Is the ‘grand bargain’ crumbling? Is a drug-law fix coming?

Here’s what’s happening on Day 99 of the 2021 session of the Washington Legislature.

NO CAPTION NECESSARY: Logo for the Cornfield Report by Jerry Cornfield. 20200112

2021 Washington Legislature, Day 99 of 105

Everett Herald political reporter Jerry Cornfield: jcornfield@heraldnet.com | @dospueblos

Want this in your inbox Monday-Wednesday-Friday? Subscribe here.

OLYMPIA, April 19, 2021 — Good morning. It’s the final Monday of regular session. When the clock reaches 8 a.m., lawmakers will have 160 hours until Sine Die. Here’s where things stand in two dramas which will occupy the spotlight today.

Whither the ‘grand bargain’?

A cap-and-trade program is emerging as majority Democrats’ chosen path for tackling carbon emissions.

House Democrats reworked Senate Bill 5126 to cut direct ties with passage of a transportation funding package. Rather, the latest version steers money into a new account outside the transportation budget to pay for transit, electric ferries and other stuff to get cars off the road. This may win over those who want a straight carbon fee and who oppose spending any carbon-related revenue on pavement.

Also, a low-carbon fuel standard is now part of the SB 5126 conversation. An amendment from Democratic Rep. Joe Fitzgibbon, the clean fuels guru, requires a standard be enacted by the end of 2027, otherwise no proceeds from the cap-and-trade program can go into that new account.

Meanwhile, a transportation package awaits action in the Senate and must still go through the House. Its future is dicey. It could be slimmed down or remade into a roads-heavy package. But some legislative leaders are willing to wait until 2022 to see if a federal infrastructure bill is signed that handles any of the state’s targeted needs. Theirs may be the final word.

Will there be a Blake bargain?

Lawmakers are intent on doing something in response to the state Supreme Court’s Blake decision, which invalidated the drug-possession law. There are signs of a bipartisan willingness to use the operating budget to bolster treatment services for those with a substance use disorder.

One sticking point is whether to allow adults to legally possess small amounts of drugs like heroin, cocaine and LSD. Some Democrats want to, some Democrats don’t. Republicans are opposed across the board. Another area of difference is the appropriate punishment if possession is outlawed.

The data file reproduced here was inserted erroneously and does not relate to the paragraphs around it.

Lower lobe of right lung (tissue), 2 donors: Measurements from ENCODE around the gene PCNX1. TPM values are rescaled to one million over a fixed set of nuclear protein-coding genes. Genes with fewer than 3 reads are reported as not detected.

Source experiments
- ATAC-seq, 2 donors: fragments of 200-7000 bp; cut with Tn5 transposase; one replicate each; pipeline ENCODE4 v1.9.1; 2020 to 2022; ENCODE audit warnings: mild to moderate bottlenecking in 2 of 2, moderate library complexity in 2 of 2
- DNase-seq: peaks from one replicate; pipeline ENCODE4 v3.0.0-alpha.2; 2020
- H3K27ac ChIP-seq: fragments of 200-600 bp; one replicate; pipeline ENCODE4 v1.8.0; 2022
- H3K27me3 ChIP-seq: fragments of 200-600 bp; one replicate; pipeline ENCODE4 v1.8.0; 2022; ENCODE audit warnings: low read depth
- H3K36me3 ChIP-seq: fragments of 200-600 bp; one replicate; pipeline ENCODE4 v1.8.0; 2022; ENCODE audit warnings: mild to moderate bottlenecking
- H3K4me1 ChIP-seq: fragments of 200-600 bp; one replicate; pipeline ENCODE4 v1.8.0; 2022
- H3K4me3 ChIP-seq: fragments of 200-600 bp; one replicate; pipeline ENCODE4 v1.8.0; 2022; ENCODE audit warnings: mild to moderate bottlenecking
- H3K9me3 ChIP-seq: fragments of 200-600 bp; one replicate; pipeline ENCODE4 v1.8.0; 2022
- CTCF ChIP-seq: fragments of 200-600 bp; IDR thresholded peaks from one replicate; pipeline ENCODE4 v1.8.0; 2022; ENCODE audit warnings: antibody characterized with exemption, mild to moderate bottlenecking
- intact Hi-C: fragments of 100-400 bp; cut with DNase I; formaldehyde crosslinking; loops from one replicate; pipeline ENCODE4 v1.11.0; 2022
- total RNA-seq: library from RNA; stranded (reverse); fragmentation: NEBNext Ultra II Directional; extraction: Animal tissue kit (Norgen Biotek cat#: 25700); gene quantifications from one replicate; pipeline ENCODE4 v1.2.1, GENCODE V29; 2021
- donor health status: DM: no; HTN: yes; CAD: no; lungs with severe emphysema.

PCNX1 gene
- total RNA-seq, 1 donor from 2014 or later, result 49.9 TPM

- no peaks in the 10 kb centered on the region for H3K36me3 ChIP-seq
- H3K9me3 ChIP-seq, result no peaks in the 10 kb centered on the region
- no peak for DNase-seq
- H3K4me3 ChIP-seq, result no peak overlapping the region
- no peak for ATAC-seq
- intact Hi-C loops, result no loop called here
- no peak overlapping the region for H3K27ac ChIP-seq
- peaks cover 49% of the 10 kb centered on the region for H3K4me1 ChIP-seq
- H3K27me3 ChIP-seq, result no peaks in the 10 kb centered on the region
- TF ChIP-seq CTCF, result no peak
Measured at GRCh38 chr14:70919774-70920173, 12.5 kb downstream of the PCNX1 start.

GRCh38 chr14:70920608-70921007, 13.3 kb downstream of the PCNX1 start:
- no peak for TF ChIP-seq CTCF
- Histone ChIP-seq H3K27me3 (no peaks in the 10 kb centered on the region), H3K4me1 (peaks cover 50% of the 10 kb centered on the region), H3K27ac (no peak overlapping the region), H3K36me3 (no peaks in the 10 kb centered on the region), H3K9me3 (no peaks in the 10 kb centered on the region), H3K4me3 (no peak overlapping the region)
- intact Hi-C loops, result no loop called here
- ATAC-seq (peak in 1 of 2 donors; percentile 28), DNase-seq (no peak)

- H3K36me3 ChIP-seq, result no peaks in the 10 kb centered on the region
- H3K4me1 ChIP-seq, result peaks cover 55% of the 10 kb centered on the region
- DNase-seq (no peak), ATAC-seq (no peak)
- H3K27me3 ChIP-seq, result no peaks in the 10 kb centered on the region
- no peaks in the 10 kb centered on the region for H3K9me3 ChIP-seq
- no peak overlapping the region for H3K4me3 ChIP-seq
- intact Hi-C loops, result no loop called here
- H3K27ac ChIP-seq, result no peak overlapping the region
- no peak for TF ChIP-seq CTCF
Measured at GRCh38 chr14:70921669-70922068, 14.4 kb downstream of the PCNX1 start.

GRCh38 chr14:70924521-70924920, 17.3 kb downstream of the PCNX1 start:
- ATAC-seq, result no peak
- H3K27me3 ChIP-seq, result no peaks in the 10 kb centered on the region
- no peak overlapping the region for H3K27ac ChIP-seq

The Senate’s passage of a revised Senate Bill 5476 may be a harbinger of a final product. It makes drug possession a crime again but lessens the penalty to a gross misdemeanor from the felony it was before. Among other changes, it requires diversion for first and second offenses and starts a conversation on personal use amounts. It passed 28-20.

Senate bills 5126 and 5476 will receive public hearings at 9 am today in the House Appropriations Committee. The panel is to vote on cap-and-trade Tuesday and the Blake bill Wednesday.

To subscribe to the Cornfield Report, go to www.heraldnet.com/newsletters. | Previous Cornfield Reports here.

 

News clippings

Compiled by: House Democrats | House Republicans

 

On TV

Non-profit TVW covers state government in Olympia and selected events statewide. Programs are available for replay on the internet, and the channel is widely available on Washington cable systems.

TVW schedule | Current and recent video | Archives | Shows

 

Links

Contact your legislator | District lookup | Bill lookup

Legislature home | House | Senate

Caucuses: House Democrats | House Republicans | Senate Democrats | Senate Republicans

Office of the Governor

Laws and agency rules

Beat reporters: Jerry Cornfield (Herald) | Rachel La Corte (AP) | Joseph O’Sullivan (Times) | Jim Brunner (Times) | Austin Jenkins (NW News Network) | Melissa Santos (Crosscut) | Sara Gentzler (McClatchy) | Laurel Demkovich (Spokesman-Review) | Jim Camden (Spokesman-Review)